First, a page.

Today, featured artist Heeyoung Kim talks about her work in progress.
Heeyoung, since it is not always possible to document a plant’s life cycle in one season, I assume you must have paintings on hold. How many drawings or paintings do you have in-progress at any given time?
Right now, 58 drawings and paintings are in progress.
Early spring flowers are very difficult to finish up as a serious painting. They bloom very early when the weather is still too severe for me to sit hours in the woods. Quite often we have snow which damages the fragile spring flowers, or shorten their blooming time. And too many flowers bloom all together, which makes me feel just hurried, but not doing a lot. So I have a lot of drawings started, but never have enough time to color them.
Mid-summer plants are also challenges. I have to stop going to the woods when it is too hot and too buggy and ticks are all around. When you find 7 ticks from your hair, you say, “Oh My God! Let’s stop!”
I am thrilled, though, thinking of the day when I finish all of them.
Do you have field projects in progress? Tell us what you’re working on!
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Our conversation with Heeyoung Kim continues…
Question #4: I read the painting of Silene regia, the Royal Catchfly
(Image 6), took two years to create. What challenges did you encounter with this project?
Heeyoung: The biggest challenge was the weather and location. This beautiful red plant was in full bloom in August. The temperature at that time went up to 100 degrees in the prairie. The hot and humid prairie was heaven for the bugs and insects. They literally tried to eat me up alive. When we have hot and humid weather in Chicago land, usually sudden showers follow. You can imagine what happened to me with my big sketch pad. Another challenge was the plant itself. It had a very complicated structure with multiple flower stalks branched out at several nodes. And it’s hairy and sticky. That is how it got its common name; the sticky hair catches flies. When I tried to start drawing, the composition didn’t come to me. After several days’ trial, I still could not get it started. So I changed my strategy. Forget the composition! Study parts first, and then work with the whole image! For many days afterwards, I did detailed drawings of petals, flowers, and leaves to make myself familiar with the plant structure and shape. Finally when I felt I got to know the plant, I could compose the image on paper with confidence. It took 2 weeks to get the composition I liked. At the end of the year, I proudly showed my finished painting to my mentor. He gave me wonderful compliments, but very cautiously advised me to see some other photos, as he believed the red on the painting was not intense enough. I could not believe that, because I worked first-hand with the plant right in the habitat for so long and so hard. Without having my signature on that painting, I put it in my flat file and waited one year to see the color again with my bare eyes. The following spring, I made regular visits to check the whole life cycle of the plant. What I found out in the second year was very simple. My observation in the first year started too late. I missed the very early bud which had more orange and the brightest red in freshly bloomed flowers. That was the biggest lesson I keep in mind ever since. I feel like I learned everything about botanical drawing and watercolor, and the way I should approach my subjects, in this one project.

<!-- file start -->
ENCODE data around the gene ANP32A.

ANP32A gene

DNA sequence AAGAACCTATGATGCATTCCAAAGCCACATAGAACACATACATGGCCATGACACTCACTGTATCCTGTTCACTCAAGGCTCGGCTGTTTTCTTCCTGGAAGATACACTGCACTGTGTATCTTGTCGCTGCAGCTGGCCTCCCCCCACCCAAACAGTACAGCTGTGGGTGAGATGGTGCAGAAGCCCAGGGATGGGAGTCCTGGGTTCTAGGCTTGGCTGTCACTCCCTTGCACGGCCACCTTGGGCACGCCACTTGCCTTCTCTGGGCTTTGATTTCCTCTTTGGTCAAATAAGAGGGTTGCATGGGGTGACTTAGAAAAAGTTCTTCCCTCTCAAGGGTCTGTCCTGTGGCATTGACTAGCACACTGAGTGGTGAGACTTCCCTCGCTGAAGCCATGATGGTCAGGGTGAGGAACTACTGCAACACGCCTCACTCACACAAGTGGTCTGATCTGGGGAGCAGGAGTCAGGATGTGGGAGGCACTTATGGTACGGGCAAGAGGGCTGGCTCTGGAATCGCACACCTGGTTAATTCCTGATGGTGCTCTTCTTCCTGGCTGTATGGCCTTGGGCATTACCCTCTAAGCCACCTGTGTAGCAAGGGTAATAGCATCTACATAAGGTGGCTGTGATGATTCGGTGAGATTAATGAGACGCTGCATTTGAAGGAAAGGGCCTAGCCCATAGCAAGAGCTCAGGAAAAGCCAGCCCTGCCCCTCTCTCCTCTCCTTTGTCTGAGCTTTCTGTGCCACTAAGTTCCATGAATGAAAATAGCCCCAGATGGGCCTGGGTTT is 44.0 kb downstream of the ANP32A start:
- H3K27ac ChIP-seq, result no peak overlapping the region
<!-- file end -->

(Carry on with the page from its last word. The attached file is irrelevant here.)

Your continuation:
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NOTE: Heeyoung’s painting of the Royal Catchfly is the signature image for the upcoming meeting of the American Society of Botanical Artists. This year, botanical artists from all over the world will travel to Illinois to attend this annual meeting.
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Posted in botanical art, botanical illustration, Education, general botany, Learning Opportunities, Special Articles & Interviews, tagged drawing, field sketching, Heeyoung Kim, prairie plants on July 4, 2012 |
Featured guest, Heeyoung Kim, shares how she collects field data:
After you locate a plant in the field, how do you approach recording the plant’s information? Do you begin with a written description of its identifying characteristics or do you prefer to think visually and create a sketch first?
When I am introduced to a new plant either with help from my “plant scout” or through a book, I can usually see it from its blooming season. I do start sketching parts of the plant, but I prefer working with the whole composition after I see its full life cycle in the next year.
Both written and graphic records are essential for a proper description, I believe. I usually start measuring botanically distinctive features of the plant with the metric system first. I then draw them from different angles and in various stages with color notes or sample coloring with colored pencil or watercolor. I know we are used to inch and feet in America, but in most other countries they use the metric system and they require you to write scales in centimeters and millimeters when you do scientific illustration and write a plant legend. For color notes, sometimes I just write down the paint tube names I will probably use to paint the plant. I find this works very well for me, as I can directly envision the painting process while I am looking at the plant.
I record all of my notes on one large paper, which I always have with me whenever I go out for sketch.
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